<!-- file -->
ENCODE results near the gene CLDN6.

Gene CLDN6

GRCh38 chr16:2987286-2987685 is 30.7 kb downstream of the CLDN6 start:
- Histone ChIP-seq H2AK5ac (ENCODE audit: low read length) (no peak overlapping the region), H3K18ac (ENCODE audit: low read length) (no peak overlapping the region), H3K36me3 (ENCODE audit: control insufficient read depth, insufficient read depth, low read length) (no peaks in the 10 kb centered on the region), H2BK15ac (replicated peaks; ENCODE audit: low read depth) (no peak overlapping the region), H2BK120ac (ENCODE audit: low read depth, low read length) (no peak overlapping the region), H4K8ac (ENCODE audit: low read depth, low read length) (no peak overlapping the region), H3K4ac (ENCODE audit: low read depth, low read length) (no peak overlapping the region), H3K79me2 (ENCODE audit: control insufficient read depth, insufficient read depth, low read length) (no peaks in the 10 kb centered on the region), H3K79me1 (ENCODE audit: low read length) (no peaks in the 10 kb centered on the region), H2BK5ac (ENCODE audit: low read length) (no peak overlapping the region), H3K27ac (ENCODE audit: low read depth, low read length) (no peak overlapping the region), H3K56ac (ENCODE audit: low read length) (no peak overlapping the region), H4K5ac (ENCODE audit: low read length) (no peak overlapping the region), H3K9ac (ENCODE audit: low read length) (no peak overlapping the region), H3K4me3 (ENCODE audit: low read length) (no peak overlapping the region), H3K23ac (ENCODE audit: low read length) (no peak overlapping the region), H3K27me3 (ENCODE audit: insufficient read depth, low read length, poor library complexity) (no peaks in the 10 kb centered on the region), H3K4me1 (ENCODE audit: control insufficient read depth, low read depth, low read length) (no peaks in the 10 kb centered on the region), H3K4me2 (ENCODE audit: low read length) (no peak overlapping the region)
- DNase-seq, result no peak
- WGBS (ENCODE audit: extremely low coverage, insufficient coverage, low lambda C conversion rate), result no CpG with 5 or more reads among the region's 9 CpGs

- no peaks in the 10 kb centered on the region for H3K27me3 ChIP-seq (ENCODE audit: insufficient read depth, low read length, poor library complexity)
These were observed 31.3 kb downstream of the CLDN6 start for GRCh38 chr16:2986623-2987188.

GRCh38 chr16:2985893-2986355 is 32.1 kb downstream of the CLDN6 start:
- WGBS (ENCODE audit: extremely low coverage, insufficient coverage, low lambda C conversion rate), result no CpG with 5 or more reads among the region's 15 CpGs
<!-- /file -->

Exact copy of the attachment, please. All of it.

ENCODE results near the gene CLDN6.

Gene CLDN6

GRCh38 chr16:2987286-2987685 is 30.7 kb downstream of the CLDN6 start:
- Histone ChIP-seq H2AK5ac (ENCODE audit: low read length) (no peak overlapping the region), H3K18ac (ENCODE audit: low read length) (no peak overlapping the region), H3K36me3 (ENCODE audit: control insufficient read depth, insufficient read depth, low read length) (no peaks in the 10 kb centered on the region), H2BK15ac (replicated peaks; ENCODE audit: low read depth) (no peak overlapping the region), H2BK120ac (ENCODE audit: low read depth, low read length) (no peak overlapping the region), H4K8ac (ENCODE audit: low read depth, low read length) (no peak overlapping the region), H3K4ac (ENCODE audit: low read depth, low read length) (no peak overlapping the region), H3K79me2 (ENCODE audit: control insufficient read depth, insufficient read depth, low read length) (no peaks in the 10 kb centered on the region), H3K79me1 (ENCODE audit: low read length) (no peaks in the 10 kb centered on the region), H2BK5ac (ENCODE audit: low read length) (no peak overlapping the region), H3K27ac (ENCODE audit: low read depth, low read length) (no peak overlapping the region), H3K56ac (ENCODE audit: low read length) (no peak overlapping the region), H4K5ac (ENCODE audit: low read length) (no peak overlapping the region), H3K9ac (ENCODE audit: low read length) (no peak overlapping the region), H3K4me3 (ENCODE audit: low read length) (no peak overlapping the region), H3K23ac (ENCODE audit: low read length) (no peak overlapping the region), H3K27me3 (ENCODE audit: insufficient read depth, low read length, poor library complexity) (no peaks in the 10 kb centered on the region), H3K4me1 (ENCODE audit: control insufficient read depth, low read depth, low read length) (no peaks in the 10 kb centered on the region), H3K4me2 (ENCODE audit: low read length) (no peak overlapping the region)
- DNase-seq, result no peak
- WGBS (ENCODE audit: extremely low coverage, insufficient coverage, low lambda C conversion rate), result no CpG with 5 or more reads among the region's 9 CpGs

- no peaks in the 10 kb centered on the region for H3K27me3 ChIP-seq (ENCODE audit: insufficient read depth, low read length, poor library complexity)
These were observed 31.3 kb downstream of the CLDN6 start for GRCh38 chr16:2986623-2987188.

GRCh38 chr16:2985893-2986355 is 32.1 kb downstream of the CLDN6 start:
- WGBS (ENCODE audit: extremely low coverage, insufficient coverage, low lambda C conversion rate), result no CpG with 5 or more reads among the region's 15 CpGs